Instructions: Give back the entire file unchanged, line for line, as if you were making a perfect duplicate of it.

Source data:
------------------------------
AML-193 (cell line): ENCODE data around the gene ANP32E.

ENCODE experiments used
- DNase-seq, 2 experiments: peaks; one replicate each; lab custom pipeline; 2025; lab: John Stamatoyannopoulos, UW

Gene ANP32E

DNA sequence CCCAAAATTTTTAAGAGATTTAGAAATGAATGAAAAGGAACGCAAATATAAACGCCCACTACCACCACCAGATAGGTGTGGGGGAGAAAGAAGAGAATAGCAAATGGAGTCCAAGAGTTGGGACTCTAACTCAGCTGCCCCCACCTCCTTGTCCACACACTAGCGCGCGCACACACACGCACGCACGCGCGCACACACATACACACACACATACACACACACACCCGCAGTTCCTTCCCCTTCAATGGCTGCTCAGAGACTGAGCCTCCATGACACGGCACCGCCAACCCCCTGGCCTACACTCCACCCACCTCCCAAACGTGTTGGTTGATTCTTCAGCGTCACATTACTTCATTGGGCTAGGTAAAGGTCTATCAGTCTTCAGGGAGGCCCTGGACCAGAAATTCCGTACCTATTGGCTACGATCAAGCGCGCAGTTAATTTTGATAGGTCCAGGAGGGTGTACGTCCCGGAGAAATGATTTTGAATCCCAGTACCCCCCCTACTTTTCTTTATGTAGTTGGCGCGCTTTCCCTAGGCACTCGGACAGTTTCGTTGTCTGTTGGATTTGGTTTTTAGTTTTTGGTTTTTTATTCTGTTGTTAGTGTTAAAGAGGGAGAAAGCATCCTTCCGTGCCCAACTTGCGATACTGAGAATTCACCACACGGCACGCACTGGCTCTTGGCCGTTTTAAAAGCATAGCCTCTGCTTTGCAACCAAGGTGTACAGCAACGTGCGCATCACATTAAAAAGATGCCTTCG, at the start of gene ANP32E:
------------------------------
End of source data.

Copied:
AML-193 (cell line): ENCODE data around the gene ANP32E.

ENCODE experiments used
- DNase-seq, 2 experiments: peaks; one replicate each; lab custom pipeline; 2025; lab: John Stamatoyannopoulos, UW

Gene ANP32E

DNA sequence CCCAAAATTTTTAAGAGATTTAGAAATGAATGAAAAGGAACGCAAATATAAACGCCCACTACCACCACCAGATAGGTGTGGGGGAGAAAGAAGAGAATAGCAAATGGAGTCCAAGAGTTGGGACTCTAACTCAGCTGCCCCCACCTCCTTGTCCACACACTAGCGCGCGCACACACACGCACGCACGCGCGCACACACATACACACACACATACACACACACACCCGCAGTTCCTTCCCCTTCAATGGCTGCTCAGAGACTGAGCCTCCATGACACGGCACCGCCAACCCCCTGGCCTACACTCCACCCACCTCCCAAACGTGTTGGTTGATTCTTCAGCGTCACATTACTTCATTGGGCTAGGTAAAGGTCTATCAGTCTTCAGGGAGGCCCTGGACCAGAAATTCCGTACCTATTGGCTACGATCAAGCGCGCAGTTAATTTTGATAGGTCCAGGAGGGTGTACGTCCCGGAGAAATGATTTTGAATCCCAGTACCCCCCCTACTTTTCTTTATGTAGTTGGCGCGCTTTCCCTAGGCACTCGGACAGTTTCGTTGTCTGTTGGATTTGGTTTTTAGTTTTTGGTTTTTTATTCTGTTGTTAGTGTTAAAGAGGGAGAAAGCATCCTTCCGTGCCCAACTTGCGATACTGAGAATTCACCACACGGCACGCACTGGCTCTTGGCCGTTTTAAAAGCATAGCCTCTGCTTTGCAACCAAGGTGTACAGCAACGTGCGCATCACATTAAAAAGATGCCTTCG, at the start of gene ANP32E: